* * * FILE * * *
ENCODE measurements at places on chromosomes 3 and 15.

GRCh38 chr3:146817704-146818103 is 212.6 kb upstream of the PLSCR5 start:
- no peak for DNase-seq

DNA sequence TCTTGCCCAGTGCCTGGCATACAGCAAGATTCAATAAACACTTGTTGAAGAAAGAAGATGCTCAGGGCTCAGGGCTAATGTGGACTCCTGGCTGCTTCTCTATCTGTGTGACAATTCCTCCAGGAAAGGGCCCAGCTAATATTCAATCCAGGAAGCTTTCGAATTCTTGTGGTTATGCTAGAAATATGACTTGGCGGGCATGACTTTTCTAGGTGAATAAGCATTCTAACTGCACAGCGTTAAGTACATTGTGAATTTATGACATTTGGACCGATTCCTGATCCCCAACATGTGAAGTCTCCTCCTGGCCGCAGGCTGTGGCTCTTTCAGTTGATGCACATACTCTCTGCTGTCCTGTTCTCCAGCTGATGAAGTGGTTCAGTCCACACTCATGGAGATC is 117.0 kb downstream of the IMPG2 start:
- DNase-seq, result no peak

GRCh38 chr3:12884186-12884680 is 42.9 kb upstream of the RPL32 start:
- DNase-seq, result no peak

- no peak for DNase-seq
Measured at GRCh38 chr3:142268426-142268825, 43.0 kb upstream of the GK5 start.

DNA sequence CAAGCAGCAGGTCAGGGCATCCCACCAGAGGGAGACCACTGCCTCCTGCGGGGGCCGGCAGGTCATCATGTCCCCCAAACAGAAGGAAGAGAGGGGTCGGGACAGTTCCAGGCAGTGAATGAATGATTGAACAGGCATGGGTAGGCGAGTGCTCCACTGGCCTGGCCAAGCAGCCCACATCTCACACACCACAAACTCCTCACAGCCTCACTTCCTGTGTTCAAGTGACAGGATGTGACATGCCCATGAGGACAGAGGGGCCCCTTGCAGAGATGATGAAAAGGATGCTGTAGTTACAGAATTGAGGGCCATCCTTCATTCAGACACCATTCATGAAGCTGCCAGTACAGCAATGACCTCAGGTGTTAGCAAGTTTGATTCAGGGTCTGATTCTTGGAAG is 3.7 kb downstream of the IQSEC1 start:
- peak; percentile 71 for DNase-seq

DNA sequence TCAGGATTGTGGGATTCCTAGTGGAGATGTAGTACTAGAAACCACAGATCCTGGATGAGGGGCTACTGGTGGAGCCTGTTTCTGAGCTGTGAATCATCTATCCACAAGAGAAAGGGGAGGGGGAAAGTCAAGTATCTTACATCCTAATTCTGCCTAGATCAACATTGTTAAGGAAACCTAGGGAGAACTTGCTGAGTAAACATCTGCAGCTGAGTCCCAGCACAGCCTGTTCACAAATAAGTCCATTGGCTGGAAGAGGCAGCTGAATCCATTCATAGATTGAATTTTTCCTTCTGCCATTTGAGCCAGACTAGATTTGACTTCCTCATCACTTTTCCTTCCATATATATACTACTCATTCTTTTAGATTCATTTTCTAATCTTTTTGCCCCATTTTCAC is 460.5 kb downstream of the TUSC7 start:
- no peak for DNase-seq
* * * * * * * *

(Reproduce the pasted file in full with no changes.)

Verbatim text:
ENCODE measurements at places on chromosomes 3 and 15.

GRCh38 chr3:146817704-146818103 is 212.6 kb upstream of the PLSCR5 start:
- no peak for DNase-seq

DNA sequence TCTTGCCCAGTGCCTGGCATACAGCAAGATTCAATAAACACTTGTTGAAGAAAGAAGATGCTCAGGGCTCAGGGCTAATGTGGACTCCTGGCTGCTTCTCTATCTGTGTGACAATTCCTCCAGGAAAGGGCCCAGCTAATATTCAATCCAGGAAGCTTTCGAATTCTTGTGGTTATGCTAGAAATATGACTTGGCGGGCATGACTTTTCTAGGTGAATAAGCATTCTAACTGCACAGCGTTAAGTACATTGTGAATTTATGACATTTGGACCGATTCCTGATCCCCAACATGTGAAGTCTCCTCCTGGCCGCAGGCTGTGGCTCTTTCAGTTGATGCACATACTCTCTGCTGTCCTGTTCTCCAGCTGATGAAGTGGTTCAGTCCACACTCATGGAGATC is 117.0 kb downstream of the IMPG2 start:
- DNase-seq, result no peak

GRCh38 chr3:12884186-12884680 is 42.9 kb upstream of the RPL32 start:
- DNase-seq, result no peak

- no peak for DNase-seq
Measured at GRCh38 chr3:142268426-142268825, 43.0 kb upstream of the GK5 start.

DNA sequence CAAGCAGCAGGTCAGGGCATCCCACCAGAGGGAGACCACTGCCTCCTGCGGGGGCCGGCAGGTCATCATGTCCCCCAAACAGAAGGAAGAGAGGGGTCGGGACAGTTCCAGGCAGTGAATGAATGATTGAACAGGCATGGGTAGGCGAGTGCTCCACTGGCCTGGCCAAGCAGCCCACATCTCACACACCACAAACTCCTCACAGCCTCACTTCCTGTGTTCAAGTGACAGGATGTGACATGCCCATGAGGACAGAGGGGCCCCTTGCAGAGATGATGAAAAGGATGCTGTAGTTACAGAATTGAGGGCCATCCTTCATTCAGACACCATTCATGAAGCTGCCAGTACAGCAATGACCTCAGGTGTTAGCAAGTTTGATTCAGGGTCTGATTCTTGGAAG is 3.7 kb downstream of the IQSEC1 start:
- peak; percentile 71 for DNase-seq

DNA sequence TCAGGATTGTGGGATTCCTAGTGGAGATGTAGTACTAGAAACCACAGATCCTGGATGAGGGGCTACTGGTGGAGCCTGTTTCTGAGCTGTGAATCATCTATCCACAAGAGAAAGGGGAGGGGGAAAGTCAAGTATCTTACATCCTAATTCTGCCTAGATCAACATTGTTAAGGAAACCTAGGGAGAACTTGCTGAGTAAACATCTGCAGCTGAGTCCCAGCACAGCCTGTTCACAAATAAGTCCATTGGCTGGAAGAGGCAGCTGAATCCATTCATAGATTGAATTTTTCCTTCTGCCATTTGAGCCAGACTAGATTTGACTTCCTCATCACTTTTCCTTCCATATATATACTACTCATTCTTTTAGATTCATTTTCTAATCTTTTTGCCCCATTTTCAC is 460.5 kb downstream of the TUSC7 start:
- no peak for DNase-seq